Several people have asked about the poor, desiccated potted plants that I featured in a blog post a while back. Although some people said the plants looked like they were beyond redemption, in fact some careful attention to watering — and lots of unusually cool July and August weather and rain — has made all the difference. The plants in the two small pots are flowering again, and the plant in the big pot is sprouting lots of green leaves. We’re hoping flowers aren’t far behind.
I also got a useful tip to try the next time we’re on the road. You fill a wine bottle with water, plunk it down into the soil of the pot, and let hydraulic forces do the watering while you’re traveling. I’m going to give that technique a try. There’s only one problem — where in the world will I be able to find an empty wine bottle?
It’s been beastly hot in Columbus over the past few weeks, with temperatures in the 90s and very little rain. You might aptly describe the weather as broiling — but that’s July in Ohio for you.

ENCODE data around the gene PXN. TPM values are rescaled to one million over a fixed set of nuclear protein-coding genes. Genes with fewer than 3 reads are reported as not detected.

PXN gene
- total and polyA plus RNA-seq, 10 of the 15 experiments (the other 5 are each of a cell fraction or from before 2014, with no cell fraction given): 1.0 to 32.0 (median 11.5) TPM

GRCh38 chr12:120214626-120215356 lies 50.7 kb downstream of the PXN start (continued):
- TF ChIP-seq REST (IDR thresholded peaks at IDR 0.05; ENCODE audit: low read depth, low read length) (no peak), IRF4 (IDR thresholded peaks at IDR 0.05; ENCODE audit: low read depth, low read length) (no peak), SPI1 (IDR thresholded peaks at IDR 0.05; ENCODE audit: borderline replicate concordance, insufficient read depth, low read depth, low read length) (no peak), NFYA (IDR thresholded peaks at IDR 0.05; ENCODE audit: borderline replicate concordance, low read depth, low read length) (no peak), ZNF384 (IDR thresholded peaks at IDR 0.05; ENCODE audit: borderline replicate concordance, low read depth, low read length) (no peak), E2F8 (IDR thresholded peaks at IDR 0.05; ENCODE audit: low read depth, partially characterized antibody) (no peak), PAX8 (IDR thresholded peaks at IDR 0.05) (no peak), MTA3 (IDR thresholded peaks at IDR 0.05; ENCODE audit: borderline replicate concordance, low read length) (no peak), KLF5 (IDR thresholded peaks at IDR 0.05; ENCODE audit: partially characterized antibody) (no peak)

We’ve been gone for a few days during this torrid period. That’s been good for us, because we were enjoying much cooler weather, but for the plants in our front flower pots? Not so much. When I got home they were dried out and teetering on the edge of death. I’ve been watering them in the morning and again at night in hopes of saving them and am seeing some hopeful green signs, but it’s obvious the hot weather combined with lack of watering knocked them for a severe loop. The flowers and plants in our beds, on the other hand, seem to have survived the hot dry weather just fine.
It makes me question whether having flower pots during a midwestern summer makes any sense at all — unless you are going to be around on a daily basis to water them. Since we’re on the road regularly, I’m thinking that next year we might forgo the cruelty to the poor potted plants and the guilt that comes from seeing desiccated brown leaves.